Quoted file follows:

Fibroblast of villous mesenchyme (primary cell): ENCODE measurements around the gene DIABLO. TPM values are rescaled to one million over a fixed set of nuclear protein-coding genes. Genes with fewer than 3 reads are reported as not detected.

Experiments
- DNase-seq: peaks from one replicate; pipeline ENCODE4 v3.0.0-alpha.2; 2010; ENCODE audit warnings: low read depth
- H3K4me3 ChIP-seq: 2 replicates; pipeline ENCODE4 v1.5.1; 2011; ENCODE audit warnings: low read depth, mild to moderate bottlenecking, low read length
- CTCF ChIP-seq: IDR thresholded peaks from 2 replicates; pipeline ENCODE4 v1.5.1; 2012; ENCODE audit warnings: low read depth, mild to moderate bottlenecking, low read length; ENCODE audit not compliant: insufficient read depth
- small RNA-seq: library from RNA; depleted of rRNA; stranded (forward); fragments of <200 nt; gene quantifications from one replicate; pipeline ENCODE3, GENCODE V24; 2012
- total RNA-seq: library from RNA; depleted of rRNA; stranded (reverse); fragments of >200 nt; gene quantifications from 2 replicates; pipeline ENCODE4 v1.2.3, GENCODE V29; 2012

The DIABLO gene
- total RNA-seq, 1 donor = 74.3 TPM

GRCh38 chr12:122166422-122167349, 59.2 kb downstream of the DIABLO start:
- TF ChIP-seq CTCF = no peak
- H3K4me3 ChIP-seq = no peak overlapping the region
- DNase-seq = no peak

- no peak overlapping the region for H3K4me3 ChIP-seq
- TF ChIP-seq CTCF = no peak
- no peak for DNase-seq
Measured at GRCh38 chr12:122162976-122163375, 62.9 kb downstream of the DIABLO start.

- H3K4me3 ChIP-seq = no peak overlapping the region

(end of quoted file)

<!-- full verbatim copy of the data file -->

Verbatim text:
Fibroblast of villous mesenchyme (primary cell): ENCODE measurements around the gene DIABLO. TPM values are rescaled to one million over a fixed set of nuclear protein-coding genes. Genes with fewer than 3 reads are reported as not detected.

Experiments
- DNase-seq: peaks from one replicate; pipeline ENCODE4 v3.0.0-alpha.2; 2010; ENCODE audit warnings: low read depth
- H3K4me3 ChIP-seq: 2 replicates; pipeline ENCODE4 v1.5.1; 2011; ENCODE audit warnings: low read depth, mild to moderate bottlenecking, low read length
- CTCF ChIP-seq: IDR thresholded peaks from 2 replicates; pipeline ENCODE4 v1.5.1; 2012; ENCODE audit warnings: low read depth, mild to moderate bottlenecking, low read length; ENCODE audit not compliant: insufficient read depth
- small RNA-seq: library from RNA; depleted of rRNA; stranded (forward); fragments of <200 nt; gene quantifications from one replicate; pipeline ENCODE3, GENCODE V24; 2012
- total RNA-seq: library from RNA; depleted of rRNA; stranded (reverse); fragments of >200 nt; gene quantifications from 2 replicates; pipeline ENCODE4 v1.2.3, GENCODE V29; 2012

The DIABLO gene
- total RNA-seq, 1 donor = 74.3 TPM

GRCh38 chr12:122166422-122167349, 59.2 kb downstream of the DIABLO start:
- TF ChIP-seq CTCF = no peak
- H3K4me3 ChIP-seq = no peak overlapping the region
- DNase-seq = no peak

- no peak overlapping the region for H3K4me3 ChIP-seq
- TF ChIP-seq CTCF = no peak
- no peak for DNase-seq
Measured at GRCh38 chr12:122162976-122163375, 62.9 kb downstream of the DIABLO start.

- H3K4me3 ChIP-seq = no peak overlapping the region